Posted on January 25, 2016 in Personal Growth by Sandra Bienkowski
I was in a weekly session of talk therapy when my psychologist said, “You didn’t learn about self-compassion in your childhood.” Tears welled up in my eyes. Just hearing that sentence soothed me. My head was like a boxing match — me against me. And he understood. I was in my mid-20s at the time, and my mind was a hostile place of self-criticism, brooding, and self-loathing. Unfortunately, my inner critic accompanied me everywhere.
I had this incredible talent of quickly identifying the best traits in others, while knocking myself down with the worst traits in me. My parents were extremely critical and now they were in my head. “You aren’t even close to kind to yourself,” my psychologist said. He helped me realize my ability to comfort myself didn’t even exist.
It was a pivotal moment for me in therapy. Of course life felt hard. I was beating myself up all the time! Why did I easily have compassion and kindness for others (including my own pets) and have none for me?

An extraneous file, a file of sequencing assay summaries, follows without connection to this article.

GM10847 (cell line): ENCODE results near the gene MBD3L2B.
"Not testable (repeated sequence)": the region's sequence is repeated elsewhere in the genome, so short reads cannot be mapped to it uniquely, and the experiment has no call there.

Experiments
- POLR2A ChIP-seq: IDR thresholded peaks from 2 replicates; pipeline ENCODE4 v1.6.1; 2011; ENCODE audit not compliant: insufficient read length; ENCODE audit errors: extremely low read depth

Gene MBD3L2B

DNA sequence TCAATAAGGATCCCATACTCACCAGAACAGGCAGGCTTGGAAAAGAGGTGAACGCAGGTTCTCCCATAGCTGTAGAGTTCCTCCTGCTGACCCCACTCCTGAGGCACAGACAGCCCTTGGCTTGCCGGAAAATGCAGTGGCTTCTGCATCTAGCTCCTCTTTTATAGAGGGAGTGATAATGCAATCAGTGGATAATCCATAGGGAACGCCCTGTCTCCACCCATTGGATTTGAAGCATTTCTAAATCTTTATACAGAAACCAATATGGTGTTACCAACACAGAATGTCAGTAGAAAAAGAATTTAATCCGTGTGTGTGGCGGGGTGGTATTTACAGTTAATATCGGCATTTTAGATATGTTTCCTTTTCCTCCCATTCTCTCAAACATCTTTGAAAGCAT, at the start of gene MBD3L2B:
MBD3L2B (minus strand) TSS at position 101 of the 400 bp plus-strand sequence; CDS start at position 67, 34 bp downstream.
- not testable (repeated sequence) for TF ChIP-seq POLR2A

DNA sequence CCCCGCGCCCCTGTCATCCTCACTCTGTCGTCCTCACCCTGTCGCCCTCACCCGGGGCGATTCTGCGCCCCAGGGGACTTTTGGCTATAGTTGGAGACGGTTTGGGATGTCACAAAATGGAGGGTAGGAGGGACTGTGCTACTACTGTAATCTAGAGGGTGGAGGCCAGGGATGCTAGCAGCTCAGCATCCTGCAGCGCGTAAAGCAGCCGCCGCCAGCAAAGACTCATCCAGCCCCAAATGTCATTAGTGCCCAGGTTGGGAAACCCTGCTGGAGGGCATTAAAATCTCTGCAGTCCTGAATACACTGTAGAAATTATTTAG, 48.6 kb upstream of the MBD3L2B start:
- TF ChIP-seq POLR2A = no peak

Living without self-compassion is like driving a car you never take in for regular maintenance. Eventually your car won’t work right and it breaks down. Self-compassion is an emotional tool that builds resilience and mental toughness. With practice, self-compassion can build up your inner strength and ward off depression and anxiety.
Here are five ways self-compassion can turn a painful life into a happy one.
1. Your head shifts from foe to friend. Compassion is kindness. When things don’t go right, you coach yourself back up again. You are gentle with yourself. Don’t replay events endlessly in your head to make yourself feel crappy. You talk to yourself in kind ways and say things like, “I did the best I could in the moment with the knowledge I had at the time.” Give yourself support and encouraging words. Drop the negative voice who scrutinizes your every move, and be a friend to yourself. Most of us operate better when someone believes in us. Let that someone be you.